First off, I am writing about subtrees without ever knowing the pain of dealing with a submodule. For those of you seeking counseling, I believe there are other blogs for you…I hope you overcome your trauma. A year ago, I was barely learning the ins and outs of Git and how to manage the flow, so the first time the concept of a subtree came in front of me I read about it from a blissful state of ignorance and filed it away in my mind’s might-need-to-know-one-day section.

The day finally came.

I began by working on the subtree without knowing that I was working on a subtree—you know, just writing code and tests and expecting the world to work as usual. So…

How do you identify a subtree in the wild?

You finally know what kind of animal you’re dealing with, but it’s time to set up headquarters and pull out the binoculars. Could there be more than meets the eye? Here are some things to check for that weren’t immediately obvious to me.


The most obvious sign that your project contains a subtree (besides someone telling you months prior, and it slipping your mind…that could happen to some people…) is that you’ll have a file structure that looks like it could make for its own repository within your project. In my case, the big clue was that the subtree was contained in the vendors folder and had its own lib and test folders within the structure.

Project Branch

In some cases, you might have a branch on your main project repo named like the subtree folder, and that branch will have a different root structure than your main project. The Git documentation explains how this might be set up.


It is important to know whether the remote repo is 3rd party or not. If it’s not, your project is more likely to be up-to-date with the most current version of the remote, and your focus might be on pushing your project changes back upstream. If it is 3rd party, you’ll most likely worry more about the repercussions of pulling an update into your project.

How do I manage this thing?

Introducing the subtree flow—intimidating at first, but easily mastered with a few flicks of your whip. I’ll be showing how to use the subtree commands, but many people use the subtree merge strategy. Whether you want to pull a remote version or push upstream, you need to set a few things up locally before you can begin.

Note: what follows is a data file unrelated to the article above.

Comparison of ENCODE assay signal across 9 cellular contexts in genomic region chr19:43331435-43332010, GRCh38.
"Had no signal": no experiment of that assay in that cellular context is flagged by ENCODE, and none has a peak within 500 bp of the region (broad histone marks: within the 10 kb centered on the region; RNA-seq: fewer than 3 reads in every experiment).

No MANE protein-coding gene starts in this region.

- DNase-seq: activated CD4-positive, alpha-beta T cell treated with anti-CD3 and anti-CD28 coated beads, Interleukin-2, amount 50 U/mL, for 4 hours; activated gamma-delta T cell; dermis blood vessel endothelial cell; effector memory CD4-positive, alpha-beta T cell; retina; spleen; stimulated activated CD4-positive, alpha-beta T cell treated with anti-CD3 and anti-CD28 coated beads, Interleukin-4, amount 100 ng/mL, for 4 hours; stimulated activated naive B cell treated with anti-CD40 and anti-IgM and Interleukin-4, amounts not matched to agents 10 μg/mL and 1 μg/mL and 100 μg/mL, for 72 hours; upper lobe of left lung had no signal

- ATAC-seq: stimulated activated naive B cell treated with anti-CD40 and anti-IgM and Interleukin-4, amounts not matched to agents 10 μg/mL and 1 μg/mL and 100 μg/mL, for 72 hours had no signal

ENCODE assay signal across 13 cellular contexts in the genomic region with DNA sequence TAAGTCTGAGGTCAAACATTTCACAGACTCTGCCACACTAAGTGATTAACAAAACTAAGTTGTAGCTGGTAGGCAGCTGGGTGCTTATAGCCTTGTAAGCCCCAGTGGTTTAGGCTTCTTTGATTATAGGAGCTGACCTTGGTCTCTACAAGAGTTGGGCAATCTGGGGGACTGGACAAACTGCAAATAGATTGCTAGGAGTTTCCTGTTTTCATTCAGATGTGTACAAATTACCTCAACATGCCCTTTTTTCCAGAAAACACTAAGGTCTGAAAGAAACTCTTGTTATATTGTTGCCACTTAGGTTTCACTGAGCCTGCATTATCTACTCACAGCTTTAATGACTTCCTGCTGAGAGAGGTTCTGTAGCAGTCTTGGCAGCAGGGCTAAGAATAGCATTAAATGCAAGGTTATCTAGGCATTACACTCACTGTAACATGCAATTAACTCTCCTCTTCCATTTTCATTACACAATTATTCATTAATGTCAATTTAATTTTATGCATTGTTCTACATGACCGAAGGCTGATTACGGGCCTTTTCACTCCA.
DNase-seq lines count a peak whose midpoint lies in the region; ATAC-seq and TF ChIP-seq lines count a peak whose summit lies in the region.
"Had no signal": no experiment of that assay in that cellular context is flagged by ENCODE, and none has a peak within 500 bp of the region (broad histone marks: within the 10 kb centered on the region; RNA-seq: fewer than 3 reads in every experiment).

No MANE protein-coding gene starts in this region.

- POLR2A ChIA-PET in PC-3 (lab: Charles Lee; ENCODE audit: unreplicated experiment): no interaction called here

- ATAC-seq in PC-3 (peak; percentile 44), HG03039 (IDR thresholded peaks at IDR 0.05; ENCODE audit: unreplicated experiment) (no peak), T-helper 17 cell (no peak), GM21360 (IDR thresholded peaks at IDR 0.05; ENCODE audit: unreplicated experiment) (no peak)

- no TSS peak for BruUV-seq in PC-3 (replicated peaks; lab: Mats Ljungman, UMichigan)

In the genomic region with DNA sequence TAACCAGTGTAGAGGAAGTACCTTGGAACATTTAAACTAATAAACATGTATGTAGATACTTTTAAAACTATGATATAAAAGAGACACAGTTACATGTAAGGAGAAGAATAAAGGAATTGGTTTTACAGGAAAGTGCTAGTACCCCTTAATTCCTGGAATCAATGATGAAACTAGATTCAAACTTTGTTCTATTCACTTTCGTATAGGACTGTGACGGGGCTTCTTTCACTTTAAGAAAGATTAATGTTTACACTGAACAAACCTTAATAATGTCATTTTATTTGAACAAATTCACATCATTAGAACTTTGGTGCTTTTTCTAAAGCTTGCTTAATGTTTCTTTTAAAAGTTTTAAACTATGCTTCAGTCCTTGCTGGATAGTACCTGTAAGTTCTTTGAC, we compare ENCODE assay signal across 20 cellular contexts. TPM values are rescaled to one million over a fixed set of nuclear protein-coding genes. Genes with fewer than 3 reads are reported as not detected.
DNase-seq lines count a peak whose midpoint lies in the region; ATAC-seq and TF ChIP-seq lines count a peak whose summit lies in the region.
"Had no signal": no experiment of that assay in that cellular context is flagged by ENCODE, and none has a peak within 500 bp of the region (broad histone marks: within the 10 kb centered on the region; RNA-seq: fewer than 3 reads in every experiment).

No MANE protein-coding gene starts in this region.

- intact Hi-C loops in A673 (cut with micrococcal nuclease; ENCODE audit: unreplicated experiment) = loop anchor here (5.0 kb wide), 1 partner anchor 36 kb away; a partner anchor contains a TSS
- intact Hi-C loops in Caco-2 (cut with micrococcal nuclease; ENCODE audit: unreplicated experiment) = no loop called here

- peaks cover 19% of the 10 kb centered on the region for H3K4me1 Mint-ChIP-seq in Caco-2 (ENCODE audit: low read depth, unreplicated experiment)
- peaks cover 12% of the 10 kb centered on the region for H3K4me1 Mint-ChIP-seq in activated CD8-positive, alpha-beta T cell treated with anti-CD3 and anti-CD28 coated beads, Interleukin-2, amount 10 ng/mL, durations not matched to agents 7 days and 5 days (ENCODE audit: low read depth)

Add the remote to be tracked locally:

git remote add sub_project

where sub_project can be whatever your little heart will remember 3 weeks or 3 years from now.

At this point, when you type git remote you should see something like:


And then to add the subtree to your local project:

git subtree add --prefix path/to/your/project/subree sub_project master --squash

where squash suppresses the commits of the subtree’s remote. This practice keeps your repo cleaner, but leave it off if you want to include all those other commits in your project for any reason.

Pulling from the remote

Once you have the remote tracked and added as a subtree locally, you can pull with a single command.

git subtree pull --prefix path/to/your/project/subtree sub_project master --squash

This will merge the remote code with your subtree code. You can customize the code however you please, independent of the subtree’s remote repo, but when you commit the changes and push to your project, your teammates will have access. Yipee!

Pushing upstream

To push upstream, you add another remote to be tracked, so essentially you are using one remote to pull and another to push:

git remote add sub_project_upstream

so now you have these remotes:


And then the command to push looks like this:

git subtree push --prefix=path/to/your/project/subtree sub_project_upstream master

Take note that you’ll be pushing to master in this case. If you want to push to a branch before putting in a pull request, replace master with the name of your branch.

There are many blogs out there about git subtrees, and it took me a while to figure out how to work with one already in my project. I hope this blog has helped you out too!